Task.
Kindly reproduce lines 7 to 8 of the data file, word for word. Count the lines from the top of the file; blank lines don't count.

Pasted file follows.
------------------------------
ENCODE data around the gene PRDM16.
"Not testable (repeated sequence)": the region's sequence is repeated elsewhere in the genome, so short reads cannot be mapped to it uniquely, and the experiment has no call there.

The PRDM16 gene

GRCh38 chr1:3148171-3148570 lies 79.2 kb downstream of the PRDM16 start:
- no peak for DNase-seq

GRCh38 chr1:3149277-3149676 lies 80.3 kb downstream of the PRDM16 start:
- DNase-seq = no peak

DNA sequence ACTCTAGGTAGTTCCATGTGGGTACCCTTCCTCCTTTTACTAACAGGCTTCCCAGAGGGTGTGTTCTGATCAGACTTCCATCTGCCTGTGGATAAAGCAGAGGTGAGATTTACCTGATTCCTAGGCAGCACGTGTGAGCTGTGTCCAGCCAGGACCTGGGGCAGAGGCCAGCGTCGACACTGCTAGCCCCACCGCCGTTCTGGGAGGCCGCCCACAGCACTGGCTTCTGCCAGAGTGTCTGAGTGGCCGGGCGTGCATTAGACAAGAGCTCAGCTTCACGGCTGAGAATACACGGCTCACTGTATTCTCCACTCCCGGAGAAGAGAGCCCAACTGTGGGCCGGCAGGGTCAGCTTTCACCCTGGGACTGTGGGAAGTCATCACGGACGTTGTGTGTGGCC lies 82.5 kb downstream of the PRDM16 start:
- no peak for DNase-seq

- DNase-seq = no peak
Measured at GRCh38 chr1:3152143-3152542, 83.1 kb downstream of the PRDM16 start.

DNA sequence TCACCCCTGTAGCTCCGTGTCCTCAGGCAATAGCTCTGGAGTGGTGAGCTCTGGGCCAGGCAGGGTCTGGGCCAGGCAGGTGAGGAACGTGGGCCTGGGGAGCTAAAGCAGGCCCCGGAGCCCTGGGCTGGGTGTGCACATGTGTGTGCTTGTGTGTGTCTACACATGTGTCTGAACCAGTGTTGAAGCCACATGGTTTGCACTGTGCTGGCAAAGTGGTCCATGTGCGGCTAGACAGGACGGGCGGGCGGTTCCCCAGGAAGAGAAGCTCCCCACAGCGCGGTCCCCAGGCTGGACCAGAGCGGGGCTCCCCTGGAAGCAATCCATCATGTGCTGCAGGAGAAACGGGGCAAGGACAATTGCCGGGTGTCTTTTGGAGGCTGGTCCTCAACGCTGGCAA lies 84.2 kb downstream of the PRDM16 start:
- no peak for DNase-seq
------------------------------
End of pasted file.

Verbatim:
- DNase-seq = no peak

DNA sequence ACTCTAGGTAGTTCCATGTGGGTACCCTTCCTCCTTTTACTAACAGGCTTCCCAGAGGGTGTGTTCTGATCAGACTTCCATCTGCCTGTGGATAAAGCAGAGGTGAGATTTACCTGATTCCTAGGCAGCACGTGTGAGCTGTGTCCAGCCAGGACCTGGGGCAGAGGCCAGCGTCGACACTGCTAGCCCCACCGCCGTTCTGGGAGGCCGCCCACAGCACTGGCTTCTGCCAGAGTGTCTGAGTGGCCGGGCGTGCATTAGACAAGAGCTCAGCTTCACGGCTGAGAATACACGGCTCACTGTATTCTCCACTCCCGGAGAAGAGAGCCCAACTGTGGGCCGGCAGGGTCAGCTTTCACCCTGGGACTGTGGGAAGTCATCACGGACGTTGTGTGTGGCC lies 82.5 kb downstream of the PRDM16 start: